Finally, the Complainant claims that the Respondent has registered and uses the disputed domain name in bad faith. Given the scale of the Complainant's operation, and the fame of their VIRGIN and VIRGIN MEDIA brands, it is thus inconceivable that the Respondent would not have known about the Complainant's brands prior to registering the disputed domain name. In addition, the disputed domain name resolves to a pay-per-click site from which the domain owner seeks to profit from Internet users mistyping the Complainant's domain name <virginmedia.com>. Also, the Respondent has been involved in a number of UDRP cases in which they have been instructed to transfer the respective domain names to the Complainant in question, which clearly evidences that the Respondent is engaged in a pattern of registering domain names in bad faith.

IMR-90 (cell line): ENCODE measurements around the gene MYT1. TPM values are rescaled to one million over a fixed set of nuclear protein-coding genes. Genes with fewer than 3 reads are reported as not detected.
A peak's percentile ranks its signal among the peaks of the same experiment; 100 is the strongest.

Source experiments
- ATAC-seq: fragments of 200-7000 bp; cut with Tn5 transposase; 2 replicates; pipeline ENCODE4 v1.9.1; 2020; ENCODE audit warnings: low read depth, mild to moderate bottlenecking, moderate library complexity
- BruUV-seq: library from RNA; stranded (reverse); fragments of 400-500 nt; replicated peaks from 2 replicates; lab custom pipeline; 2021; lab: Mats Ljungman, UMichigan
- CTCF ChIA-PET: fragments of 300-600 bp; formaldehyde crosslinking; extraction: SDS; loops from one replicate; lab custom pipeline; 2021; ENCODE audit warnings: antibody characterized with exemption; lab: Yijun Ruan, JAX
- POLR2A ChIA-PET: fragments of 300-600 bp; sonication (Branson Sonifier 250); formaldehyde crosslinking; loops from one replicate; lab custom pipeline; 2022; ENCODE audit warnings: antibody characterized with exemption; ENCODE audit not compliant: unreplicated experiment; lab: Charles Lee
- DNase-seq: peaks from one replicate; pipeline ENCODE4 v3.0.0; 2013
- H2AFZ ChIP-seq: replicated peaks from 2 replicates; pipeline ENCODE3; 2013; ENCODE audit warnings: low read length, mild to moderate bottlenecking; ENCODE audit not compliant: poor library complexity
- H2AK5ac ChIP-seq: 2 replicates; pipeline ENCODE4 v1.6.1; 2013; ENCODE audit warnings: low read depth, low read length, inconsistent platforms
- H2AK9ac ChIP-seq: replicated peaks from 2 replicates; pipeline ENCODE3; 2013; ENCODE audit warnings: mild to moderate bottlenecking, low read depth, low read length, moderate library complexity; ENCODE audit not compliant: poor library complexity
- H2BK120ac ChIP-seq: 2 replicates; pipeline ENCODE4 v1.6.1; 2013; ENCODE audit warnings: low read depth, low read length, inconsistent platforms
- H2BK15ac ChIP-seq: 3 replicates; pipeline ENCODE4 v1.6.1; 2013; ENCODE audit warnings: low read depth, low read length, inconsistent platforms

The Respondent did not reply to the Complainant's contentions.
6. Discussion and Findings
According to paragraph 15(a) of the Rules the Panel shall decide the Complaint in accordance with the Policy, the Rules and any rules and principles of law that it deems applicable.
Paragraph 4(a) of the Policy directs that a complainant must prove each of the following:
(i) that the domain name registered by the respondent is identical or confusingly similar to a trademark or service mark in which the complainant has rights;
(ii) that the respondent has no rights or legitimate interests in respect of the domain name; and
(iii) that the domain name has been registered and is being used in bad faith.
Paragraph 4(a) of the Policy states that the burden of proving that all these elements are present lies with the Complainant. At the same time, in accordance with paragraph 14(b) of the Rules, if a party, in the absence of exceptional circumstances, does not comply with any provision of, or requirement under, the Rules, or any request from the Panel, the Panel shall draw such inferences therefrom as it considers appropriate.
A. Identical or Confusingly Similar